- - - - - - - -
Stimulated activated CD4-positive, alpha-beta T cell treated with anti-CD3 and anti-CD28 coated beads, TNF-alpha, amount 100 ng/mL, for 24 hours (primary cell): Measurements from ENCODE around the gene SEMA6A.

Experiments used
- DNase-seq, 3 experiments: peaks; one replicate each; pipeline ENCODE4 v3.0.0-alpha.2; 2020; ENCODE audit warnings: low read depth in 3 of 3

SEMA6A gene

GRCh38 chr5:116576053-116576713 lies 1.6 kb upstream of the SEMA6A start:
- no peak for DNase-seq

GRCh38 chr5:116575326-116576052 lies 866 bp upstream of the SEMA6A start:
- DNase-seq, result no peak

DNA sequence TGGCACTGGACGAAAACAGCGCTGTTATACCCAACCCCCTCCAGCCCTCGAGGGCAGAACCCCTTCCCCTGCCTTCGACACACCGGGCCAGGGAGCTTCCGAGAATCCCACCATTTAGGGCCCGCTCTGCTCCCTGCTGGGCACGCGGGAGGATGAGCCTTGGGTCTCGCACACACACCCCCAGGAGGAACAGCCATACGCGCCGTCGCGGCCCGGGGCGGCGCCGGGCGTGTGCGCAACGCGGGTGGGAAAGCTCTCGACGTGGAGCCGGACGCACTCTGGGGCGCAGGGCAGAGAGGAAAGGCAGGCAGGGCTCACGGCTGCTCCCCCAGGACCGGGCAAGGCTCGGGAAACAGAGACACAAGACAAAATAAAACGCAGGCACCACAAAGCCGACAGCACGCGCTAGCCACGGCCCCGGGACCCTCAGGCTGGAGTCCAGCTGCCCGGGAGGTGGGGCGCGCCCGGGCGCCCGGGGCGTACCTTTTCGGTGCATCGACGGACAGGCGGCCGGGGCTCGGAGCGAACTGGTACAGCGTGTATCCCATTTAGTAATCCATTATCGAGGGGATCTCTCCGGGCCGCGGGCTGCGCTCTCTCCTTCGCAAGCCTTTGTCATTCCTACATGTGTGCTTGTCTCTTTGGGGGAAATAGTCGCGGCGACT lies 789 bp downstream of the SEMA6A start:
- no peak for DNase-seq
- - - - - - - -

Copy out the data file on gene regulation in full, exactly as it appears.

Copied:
Stimulated activated CD4-positive, alpha-beta T cell treated with anti-CD3 and anti-CD28 coated beads, TNF-alpha, amount 100 ng/mL, for 24 hours (primary cell): Measurements from ENCODE around the gene SEMA6A.

Experiments used
- DNase-seq, 3 experiments: peaks; one replicate each; pipeline ENCODE4 v3.0.0-alpha.2; 2020; ENCODE audit warnings: low read depth in 3 of 3

SEMA6A gene

GRCh38 chr5:116576053-116576713 lies 1.6 kb upstream of the SEMA6A start:
- no peak for DNase-seq

GRCh38 chr5:116575326-116576052 lies 866 bp upstream of the SEMA6A start:
- DNase-seq, result no peak

DNA sequence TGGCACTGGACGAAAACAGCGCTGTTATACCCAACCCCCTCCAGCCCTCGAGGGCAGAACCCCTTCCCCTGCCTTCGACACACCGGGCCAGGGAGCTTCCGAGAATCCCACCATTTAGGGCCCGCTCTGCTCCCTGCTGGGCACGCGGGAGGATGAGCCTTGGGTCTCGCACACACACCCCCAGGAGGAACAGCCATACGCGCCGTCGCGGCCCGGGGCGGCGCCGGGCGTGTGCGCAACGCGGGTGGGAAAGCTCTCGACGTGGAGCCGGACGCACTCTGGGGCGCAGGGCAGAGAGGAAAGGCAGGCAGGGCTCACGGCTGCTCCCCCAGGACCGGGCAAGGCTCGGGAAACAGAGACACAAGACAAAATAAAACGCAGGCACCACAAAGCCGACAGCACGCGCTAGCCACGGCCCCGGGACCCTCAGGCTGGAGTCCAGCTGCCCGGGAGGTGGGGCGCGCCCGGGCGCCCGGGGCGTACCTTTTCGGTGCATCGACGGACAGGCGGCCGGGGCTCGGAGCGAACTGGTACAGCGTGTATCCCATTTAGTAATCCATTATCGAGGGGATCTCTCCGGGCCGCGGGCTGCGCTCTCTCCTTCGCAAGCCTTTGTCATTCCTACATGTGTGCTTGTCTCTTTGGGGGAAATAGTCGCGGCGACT lies 789 bp downstream of the SEMA6A start:
- no peak for DNase-seq